not be seriously deficient
serve low income children
conduct a nonprofit food service
exercise management control over sites
All children 18 years of age and under who go to an approved site may receive
A person 19 years of age and over who has a mental or physical disability (as
determined by a state or local educational agency) and participates during the
school year in a public or private non-profit school program may also receive free
A site is the physical location, approved by the Office of School Nutrition, where SFSP meal(s) are served during a
supervised time period. The three types of sites are:
What types of organizations
are eligible to sponsor the
Public or private non-profit
Units of local, municipal,
county, state or federal
Public or private non-profit
Public or private non-profit
universities or colleges
participating in the National
Youth Sports Program
Community and faith based
Sponsors may choose from several methods of providing meals, including to:
prepare and assemble their own meals
obtain meals from a school food authority
obtain meals from a vendor
Open or closed enrolled sites can serve up to two meals; lunch and either breakfast or snack, every day. Camps may
serve up to three meals per day (any combination of breakfast, lunch, supper or snack).
Sponsor reimbursements are based on the number of reimbursable meals served, multiplied by the federal rate of
reimbursement, which is determined annually.
At open or closed enrolled sites, reimbursement may be claimed for all meals served that meet SFSP guidelines.
Sponsors offering the program at camp sites may claim reimbursement only for the program meals served to enrolled
children who meet the program’s income eligibility standards.
All sponsors must complete the Office of School Nutrtion annual training. All new sponsors must attend the in-person
training and returning sponsors, in good standing, have the option to complete the online training. Once sponsor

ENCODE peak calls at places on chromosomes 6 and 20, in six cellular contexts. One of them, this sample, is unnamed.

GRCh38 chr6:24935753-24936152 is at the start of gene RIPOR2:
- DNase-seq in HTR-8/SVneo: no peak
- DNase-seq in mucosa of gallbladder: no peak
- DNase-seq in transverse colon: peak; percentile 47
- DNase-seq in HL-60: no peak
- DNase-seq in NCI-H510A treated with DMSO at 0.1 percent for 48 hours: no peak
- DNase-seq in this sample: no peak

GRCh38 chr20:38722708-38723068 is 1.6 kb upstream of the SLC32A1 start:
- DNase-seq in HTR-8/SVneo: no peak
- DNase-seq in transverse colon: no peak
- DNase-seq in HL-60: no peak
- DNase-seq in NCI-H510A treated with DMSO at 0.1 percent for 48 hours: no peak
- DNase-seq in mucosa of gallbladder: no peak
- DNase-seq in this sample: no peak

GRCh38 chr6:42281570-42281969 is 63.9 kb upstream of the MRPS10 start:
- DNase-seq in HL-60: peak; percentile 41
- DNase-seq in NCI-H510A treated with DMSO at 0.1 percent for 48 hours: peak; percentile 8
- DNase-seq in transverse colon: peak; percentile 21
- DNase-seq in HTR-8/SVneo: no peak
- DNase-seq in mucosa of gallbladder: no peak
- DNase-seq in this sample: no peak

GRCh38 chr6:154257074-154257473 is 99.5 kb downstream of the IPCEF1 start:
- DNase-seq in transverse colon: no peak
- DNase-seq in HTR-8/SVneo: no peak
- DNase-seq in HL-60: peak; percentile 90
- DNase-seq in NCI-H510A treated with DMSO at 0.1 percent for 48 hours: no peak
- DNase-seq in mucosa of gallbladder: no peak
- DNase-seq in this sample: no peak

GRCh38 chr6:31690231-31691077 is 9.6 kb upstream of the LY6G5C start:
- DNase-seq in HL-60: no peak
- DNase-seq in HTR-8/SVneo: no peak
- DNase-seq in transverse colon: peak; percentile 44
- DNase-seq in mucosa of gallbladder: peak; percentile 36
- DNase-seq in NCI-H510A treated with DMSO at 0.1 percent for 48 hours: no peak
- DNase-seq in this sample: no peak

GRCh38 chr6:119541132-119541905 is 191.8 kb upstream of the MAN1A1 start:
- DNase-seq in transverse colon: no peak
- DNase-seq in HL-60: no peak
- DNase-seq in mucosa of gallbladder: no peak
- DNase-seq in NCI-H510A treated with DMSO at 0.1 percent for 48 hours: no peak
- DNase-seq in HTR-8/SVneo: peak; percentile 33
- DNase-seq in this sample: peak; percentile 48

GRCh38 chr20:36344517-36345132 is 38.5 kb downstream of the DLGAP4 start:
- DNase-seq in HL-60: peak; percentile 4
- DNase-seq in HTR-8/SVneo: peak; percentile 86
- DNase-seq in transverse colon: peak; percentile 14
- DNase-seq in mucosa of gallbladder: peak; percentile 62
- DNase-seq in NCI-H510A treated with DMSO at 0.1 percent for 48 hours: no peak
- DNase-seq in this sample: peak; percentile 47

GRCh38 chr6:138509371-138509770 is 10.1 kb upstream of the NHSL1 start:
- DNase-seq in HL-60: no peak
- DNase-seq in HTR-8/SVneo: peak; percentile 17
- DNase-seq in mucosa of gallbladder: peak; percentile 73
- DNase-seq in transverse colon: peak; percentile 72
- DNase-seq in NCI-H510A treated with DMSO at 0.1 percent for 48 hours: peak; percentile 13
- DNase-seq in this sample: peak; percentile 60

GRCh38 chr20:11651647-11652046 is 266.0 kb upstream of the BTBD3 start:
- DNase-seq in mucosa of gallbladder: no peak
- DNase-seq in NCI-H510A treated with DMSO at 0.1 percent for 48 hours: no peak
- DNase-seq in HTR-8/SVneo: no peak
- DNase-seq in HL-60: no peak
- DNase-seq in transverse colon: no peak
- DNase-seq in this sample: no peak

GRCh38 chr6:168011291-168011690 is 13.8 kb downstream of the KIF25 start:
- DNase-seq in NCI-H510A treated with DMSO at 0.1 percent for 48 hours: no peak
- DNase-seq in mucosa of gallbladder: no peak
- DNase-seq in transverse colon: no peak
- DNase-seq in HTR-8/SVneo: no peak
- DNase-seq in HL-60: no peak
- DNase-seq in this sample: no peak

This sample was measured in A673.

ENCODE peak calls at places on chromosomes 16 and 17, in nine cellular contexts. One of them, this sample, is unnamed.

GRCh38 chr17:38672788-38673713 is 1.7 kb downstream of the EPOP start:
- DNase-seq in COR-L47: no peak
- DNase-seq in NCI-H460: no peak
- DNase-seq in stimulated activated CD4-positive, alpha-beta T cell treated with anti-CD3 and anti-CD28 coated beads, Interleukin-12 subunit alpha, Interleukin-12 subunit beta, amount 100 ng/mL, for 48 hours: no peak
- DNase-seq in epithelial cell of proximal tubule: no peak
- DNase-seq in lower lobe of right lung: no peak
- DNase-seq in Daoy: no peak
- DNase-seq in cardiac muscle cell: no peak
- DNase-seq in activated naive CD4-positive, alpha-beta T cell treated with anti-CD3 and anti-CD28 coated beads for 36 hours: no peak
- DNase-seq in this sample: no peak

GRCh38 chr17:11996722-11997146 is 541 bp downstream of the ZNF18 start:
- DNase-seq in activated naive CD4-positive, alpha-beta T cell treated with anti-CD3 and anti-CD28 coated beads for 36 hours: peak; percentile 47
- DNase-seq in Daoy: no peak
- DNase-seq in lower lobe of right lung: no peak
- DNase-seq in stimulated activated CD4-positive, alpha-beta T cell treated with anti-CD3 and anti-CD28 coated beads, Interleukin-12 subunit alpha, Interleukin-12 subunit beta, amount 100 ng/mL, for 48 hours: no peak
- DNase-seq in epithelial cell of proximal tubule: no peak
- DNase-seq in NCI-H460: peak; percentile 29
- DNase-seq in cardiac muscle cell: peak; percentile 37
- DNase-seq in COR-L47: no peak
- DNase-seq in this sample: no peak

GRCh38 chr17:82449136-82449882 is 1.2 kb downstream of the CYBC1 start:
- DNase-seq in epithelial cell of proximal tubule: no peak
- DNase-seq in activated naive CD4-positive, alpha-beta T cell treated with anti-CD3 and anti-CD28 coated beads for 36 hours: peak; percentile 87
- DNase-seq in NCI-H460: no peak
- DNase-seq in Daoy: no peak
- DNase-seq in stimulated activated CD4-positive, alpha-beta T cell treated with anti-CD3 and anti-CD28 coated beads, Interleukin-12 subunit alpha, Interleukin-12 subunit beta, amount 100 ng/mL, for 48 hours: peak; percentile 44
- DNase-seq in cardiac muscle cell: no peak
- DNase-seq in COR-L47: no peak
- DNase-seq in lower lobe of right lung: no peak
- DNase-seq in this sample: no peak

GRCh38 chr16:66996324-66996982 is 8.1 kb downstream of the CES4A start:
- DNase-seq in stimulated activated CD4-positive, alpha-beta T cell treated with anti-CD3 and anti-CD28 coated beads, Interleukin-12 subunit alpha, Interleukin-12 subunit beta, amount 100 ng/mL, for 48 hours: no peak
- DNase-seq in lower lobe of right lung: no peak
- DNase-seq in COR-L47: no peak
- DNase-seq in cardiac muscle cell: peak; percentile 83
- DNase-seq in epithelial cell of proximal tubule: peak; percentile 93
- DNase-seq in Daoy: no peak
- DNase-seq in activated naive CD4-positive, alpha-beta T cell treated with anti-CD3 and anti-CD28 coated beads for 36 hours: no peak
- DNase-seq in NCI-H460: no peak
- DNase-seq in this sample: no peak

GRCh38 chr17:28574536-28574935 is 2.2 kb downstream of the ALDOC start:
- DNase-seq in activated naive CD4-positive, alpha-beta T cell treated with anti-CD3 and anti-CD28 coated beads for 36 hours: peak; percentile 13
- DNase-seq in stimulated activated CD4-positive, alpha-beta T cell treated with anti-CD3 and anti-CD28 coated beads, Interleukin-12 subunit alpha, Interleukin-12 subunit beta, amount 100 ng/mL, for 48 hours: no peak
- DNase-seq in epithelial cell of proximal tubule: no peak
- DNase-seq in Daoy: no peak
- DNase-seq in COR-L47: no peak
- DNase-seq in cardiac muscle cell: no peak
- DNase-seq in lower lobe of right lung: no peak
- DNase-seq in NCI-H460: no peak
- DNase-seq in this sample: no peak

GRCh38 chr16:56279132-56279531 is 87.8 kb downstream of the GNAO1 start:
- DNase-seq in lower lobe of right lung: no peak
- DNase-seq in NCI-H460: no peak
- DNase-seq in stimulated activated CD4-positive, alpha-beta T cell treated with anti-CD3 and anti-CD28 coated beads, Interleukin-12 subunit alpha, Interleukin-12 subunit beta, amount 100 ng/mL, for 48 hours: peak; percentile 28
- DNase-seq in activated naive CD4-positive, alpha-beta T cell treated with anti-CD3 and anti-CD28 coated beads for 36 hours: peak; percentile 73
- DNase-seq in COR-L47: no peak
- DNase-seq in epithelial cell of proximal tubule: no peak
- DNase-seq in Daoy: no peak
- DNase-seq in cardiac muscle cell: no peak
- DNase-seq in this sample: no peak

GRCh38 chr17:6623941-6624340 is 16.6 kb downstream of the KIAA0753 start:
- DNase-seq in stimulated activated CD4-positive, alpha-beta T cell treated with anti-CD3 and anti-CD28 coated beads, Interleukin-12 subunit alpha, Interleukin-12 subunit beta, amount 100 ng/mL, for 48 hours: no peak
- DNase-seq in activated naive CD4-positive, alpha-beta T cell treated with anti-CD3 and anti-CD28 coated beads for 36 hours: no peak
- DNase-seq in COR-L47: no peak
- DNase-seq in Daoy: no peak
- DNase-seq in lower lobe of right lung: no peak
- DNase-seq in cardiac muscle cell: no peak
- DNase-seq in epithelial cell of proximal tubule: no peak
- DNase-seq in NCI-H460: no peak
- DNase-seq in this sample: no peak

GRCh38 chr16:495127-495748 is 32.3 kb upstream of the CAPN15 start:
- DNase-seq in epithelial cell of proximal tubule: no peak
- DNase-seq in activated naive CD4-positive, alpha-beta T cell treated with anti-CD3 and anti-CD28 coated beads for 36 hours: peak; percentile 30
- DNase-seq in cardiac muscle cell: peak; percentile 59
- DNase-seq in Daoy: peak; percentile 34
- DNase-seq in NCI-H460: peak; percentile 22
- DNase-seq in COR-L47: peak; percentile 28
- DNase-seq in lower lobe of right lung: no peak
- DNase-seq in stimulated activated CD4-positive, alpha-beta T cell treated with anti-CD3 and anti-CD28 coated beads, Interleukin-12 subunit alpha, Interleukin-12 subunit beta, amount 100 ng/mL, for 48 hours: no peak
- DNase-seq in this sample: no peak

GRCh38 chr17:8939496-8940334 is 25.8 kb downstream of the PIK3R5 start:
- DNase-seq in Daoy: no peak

training is complete, the organization applies via an online application.
This institution is an equal opportunity provider.
THE SITE IS: IF: BASED ON:
OPEN At least 50 percent of children in the area are eligible
for free or reduced price school meals (area eligible).
At least 50 percent of the children enrolled in the
program are eligible for free or reduced price school
meals or the site is area eligible.
Income eligibility forms
CAMP A residential or non-residential day camp program
which offers a regularly scheduled food service as part
of an organized program for enrolled children.
Income eligibility forms
List of income eligible children provided by
the school district
To learn more about the Summer Food Service Program visit: www.cde.state.co.us/nutrition/nutrisummer
To view all CDE fact sheets, visit: www.cde.state.co.us/Communications/factsheetsandfaqs
Title I, Part A, provides resources to help ensure that all children have the opportunity to get a quality education, resulting in their attainment of high academic standards.
Title I targets resources to districts and schools whose needs are the greatest. The program is the largest federal program supporting both elementary and secondary education, and allocates its resources based upon the poverty rates of students enrolled in schools and districts.
Title I focuses on: (1) promoting school-wide reform in high-poverty schools and (2) ensuring students’ access to scientifically based instructional strategies and challenging academic content.
There are two types of Title I Schools. Schools can be designated as either Schoolwide or Targeted Assistance, depending on their qualifications. Read More.
MISSION/VISION FOR TECHNOLOGY INTEGRATION
A digital learning environment equips our teachers and students with the tools that are required to meet the needs of the modern and global society. Title I’s objective is to provide the framework for a blended digital approach to innovative teaching and learning.